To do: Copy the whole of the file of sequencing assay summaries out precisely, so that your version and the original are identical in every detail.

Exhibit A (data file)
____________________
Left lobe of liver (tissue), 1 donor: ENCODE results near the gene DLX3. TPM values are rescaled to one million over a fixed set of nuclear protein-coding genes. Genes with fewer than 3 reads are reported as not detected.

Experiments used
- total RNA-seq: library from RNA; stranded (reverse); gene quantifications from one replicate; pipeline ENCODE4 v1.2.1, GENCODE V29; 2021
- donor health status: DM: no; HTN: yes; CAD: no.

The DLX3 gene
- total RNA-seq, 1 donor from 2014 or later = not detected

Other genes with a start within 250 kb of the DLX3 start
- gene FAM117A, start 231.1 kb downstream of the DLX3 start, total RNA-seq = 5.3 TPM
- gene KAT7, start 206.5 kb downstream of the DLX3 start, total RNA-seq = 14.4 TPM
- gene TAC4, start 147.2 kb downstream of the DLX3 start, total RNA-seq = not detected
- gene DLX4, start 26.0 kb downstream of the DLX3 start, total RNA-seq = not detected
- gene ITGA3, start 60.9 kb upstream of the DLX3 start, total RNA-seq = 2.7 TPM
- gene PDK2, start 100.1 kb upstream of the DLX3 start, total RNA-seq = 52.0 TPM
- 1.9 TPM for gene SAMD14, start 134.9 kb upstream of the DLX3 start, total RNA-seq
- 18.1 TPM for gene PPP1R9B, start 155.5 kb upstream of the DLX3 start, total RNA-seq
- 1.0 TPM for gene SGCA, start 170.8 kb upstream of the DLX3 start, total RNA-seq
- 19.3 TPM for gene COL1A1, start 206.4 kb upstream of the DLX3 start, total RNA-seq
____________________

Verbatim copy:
Left lobe of liver (tissue), 1 donor: ENCODE results near the gene DLX3. TPM values are rescaled to one million over a fixed set of nuclear protein-coding genes. Genes with fewer than 3 reads are reported as not detected.

Experiments used
- total RNA-seq: library from RNA; stranded (reverse); gene quantifications from one replicate; pipeline ENCODE4 v1.2.1, GENCODE V29; 2021
- donor health status: DM: no; HTN: yes; CAD: no.

The DLX3 gene
- total RNA-seq, 1 donor from 2014 or later = not detected

Other genes with a start within 250 kb of the DLX3 start
- gene FAM117A, start 231.1 kb downstream of the DLX3 start, total RNA-seq = 5.3 TPM
- gene KAT7, start 206.5 kb downstream of the DLX3 start, total RNA-seq = 14.4 TPM
- gene TAC4, start 147.2 kb downstream of the DLX3 start, total RNA-seq = not detected
- gene DLX4, start 26.0 kb downstream of the DLX3 start, total RNA-seq = not detected
- gene ITGA3, start 60.9 kb upstream of the DLX3 start, total RNA-seq = 2.7 TPM
- gene PDK2, start 100.1 kb upstream of the DLX3 start, total RNA-seq = 52.0 TPM
- 1.9 TPM for gene SAMD14, start 134.9 kb upstream of the DLX3 start, total RNA-seq
- 18.1 TPM for gene PPP1R9B, start 155.5 kb upstream of the DLX3 start, total RNA-seq
- 1.0 TPM for gene SGCA, start 170.8 kb upstream of the DLX3 start, total RNA-seq
- 19.3 TPM for gene COL1A1, start 206.4 kb upstream of the DLX3 start, total RNA-seq